This point opens up the vexed issue of funding. Higher education faces a cash squeeze on the 2.3bn allocated by Government for university and college teaching. Scare stories about budget deficits, compulsory academic redundancies and top-up fees for students have dominated the press for months. Design-related subjects are regarded by institutions as expensive, with studios, equipment and technicians all more difficult to justify in a cutback climate. Crafts-based disciplines with costly materials are especially under threat. Some administrators reason in private that it is far cheaper to develop courses which talk about design rather than actually practise it. These courses may have their own academic validity, but they do not help the profession’s future training needs.

What makes matters worse is that design sits uneasily in the university infrastructure. This point is made forcibly by Georgina Follett, head of the School of Design at Duncan of Jordanstone College, a faculty of the University of Dundee. “Most other disciplines can make up some of these funding difficulties through research councils,” explains Follett. “For many, only 60 per cent of their funding is from Government sources. For design, it is usually more than 90 per cent, so funding cuts dig deeper.”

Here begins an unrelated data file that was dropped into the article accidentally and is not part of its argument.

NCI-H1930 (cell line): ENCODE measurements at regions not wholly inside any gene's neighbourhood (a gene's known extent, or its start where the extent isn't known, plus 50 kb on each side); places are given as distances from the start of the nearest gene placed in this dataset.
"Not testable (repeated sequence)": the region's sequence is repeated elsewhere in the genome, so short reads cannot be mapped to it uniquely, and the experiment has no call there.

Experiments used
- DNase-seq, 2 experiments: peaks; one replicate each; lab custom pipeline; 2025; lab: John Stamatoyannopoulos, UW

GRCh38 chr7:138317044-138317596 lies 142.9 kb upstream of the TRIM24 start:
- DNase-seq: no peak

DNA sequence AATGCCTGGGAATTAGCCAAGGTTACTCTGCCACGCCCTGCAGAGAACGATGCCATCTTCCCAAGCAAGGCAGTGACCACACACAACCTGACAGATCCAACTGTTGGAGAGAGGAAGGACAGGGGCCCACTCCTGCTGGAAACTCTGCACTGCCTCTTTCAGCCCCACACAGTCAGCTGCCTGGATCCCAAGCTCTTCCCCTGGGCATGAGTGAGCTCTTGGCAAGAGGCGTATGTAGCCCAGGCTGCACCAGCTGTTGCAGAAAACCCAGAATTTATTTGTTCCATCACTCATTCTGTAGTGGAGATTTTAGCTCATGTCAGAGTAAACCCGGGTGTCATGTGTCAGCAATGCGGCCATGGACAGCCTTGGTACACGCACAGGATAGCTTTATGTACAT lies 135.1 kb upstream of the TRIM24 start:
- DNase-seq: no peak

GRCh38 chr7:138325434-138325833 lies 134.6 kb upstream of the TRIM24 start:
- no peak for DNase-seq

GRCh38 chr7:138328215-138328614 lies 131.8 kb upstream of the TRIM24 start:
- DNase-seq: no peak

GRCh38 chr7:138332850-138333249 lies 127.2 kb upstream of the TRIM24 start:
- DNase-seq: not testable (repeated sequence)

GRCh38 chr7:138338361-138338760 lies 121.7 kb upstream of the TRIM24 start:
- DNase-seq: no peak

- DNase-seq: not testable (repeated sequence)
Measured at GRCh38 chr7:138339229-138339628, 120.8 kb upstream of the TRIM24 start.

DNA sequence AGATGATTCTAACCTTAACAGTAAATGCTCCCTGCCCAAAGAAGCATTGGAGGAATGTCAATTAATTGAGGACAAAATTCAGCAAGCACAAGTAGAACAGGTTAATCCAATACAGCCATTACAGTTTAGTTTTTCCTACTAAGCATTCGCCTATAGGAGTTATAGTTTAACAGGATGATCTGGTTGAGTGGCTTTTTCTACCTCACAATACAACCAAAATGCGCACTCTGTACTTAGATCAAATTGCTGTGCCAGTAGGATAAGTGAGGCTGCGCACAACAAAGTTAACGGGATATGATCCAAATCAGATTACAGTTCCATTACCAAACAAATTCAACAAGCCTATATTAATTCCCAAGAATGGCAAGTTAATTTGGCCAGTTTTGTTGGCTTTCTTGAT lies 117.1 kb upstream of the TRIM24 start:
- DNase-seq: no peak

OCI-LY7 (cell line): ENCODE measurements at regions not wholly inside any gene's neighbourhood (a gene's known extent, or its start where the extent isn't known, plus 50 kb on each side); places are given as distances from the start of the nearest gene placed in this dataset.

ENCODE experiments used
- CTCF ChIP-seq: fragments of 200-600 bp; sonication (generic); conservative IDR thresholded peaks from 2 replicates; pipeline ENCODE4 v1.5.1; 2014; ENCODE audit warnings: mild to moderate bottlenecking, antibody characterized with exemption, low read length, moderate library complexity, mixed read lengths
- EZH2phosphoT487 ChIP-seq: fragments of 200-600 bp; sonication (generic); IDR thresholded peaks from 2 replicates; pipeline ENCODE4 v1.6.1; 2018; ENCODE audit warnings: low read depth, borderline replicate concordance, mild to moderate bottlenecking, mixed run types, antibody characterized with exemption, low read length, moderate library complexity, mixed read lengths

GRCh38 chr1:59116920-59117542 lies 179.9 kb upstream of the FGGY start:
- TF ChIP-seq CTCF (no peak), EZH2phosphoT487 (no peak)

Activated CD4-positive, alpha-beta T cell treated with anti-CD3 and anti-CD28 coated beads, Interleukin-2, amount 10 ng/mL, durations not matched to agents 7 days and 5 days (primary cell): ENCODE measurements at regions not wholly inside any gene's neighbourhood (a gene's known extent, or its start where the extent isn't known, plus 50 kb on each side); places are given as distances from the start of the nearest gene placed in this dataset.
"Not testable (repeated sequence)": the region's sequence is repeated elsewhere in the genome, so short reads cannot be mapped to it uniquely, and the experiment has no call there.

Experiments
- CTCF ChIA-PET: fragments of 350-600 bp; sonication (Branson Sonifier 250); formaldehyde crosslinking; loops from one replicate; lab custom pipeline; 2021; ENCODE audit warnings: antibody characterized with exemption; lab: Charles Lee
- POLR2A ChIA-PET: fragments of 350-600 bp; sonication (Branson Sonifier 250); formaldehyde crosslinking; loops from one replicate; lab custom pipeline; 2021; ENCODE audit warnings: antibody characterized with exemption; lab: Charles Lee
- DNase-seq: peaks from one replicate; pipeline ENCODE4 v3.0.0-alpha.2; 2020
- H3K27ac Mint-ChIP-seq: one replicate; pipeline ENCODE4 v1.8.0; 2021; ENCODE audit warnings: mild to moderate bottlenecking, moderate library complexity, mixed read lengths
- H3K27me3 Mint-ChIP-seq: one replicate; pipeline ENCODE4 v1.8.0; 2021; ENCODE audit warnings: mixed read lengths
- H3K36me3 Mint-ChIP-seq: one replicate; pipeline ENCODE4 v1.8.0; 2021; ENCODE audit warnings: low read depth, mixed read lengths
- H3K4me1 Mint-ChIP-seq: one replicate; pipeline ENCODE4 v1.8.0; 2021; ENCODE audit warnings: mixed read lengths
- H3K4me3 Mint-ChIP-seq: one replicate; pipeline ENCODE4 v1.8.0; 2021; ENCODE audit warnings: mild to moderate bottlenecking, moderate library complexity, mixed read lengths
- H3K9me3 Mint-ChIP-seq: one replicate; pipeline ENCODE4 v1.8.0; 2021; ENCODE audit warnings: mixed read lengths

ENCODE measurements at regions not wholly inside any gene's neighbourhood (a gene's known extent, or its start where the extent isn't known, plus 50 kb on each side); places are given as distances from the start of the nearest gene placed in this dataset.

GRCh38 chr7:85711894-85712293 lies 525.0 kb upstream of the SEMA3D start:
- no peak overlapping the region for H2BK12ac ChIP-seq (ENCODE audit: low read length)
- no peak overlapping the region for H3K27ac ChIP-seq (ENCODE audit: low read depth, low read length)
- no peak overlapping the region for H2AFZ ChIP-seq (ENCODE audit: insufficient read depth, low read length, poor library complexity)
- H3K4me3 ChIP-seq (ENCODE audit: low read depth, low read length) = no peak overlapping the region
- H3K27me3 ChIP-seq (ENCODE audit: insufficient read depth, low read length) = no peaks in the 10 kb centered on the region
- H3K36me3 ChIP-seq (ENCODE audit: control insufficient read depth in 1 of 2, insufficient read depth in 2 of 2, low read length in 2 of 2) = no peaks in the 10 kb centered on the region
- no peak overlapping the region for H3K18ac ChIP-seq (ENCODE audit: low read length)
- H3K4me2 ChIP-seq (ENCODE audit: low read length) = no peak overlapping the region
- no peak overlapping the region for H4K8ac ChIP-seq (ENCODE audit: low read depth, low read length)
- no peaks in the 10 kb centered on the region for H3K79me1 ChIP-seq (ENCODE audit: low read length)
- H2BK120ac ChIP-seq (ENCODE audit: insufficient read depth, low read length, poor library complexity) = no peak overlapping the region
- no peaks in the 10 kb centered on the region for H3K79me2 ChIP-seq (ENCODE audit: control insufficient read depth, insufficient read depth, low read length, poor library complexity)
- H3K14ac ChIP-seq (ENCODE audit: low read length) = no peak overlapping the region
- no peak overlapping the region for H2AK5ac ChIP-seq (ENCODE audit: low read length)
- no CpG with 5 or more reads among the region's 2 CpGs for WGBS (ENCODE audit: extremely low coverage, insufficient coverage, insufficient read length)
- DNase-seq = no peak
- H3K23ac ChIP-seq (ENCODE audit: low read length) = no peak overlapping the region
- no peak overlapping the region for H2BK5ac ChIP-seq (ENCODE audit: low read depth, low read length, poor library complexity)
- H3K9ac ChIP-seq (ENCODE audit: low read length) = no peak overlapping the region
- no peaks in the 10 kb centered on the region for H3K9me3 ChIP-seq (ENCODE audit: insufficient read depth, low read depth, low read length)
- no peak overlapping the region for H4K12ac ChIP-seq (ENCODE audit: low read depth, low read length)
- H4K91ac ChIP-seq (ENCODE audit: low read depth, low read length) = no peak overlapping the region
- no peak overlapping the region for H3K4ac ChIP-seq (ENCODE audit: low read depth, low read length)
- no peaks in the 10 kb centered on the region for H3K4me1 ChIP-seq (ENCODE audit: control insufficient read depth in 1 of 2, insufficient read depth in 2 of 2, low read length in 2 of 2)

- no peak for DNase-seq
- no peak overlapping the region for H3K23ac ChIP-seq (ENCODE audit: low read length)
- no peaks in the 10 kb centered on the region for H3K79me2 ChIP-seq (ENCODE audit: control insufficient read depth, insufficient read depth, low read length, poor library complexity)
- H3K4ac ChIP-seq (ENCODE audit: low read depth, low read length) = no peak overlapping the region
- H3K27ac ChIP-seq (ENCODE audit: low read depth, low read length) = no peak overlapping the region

Indeed, the confused relationship between design education and research is fundamental to the problem. On the face of it, art and design didn’t do badly in the recent Research Assessment Exercise, which handed out government cash to individual institutions on the basis of the scope and quality of research being carried out inside departments. In the 1997/98 round, 11.4m has been earmarked for art and design. But this is small change compared to the 704m for the sector as a whole.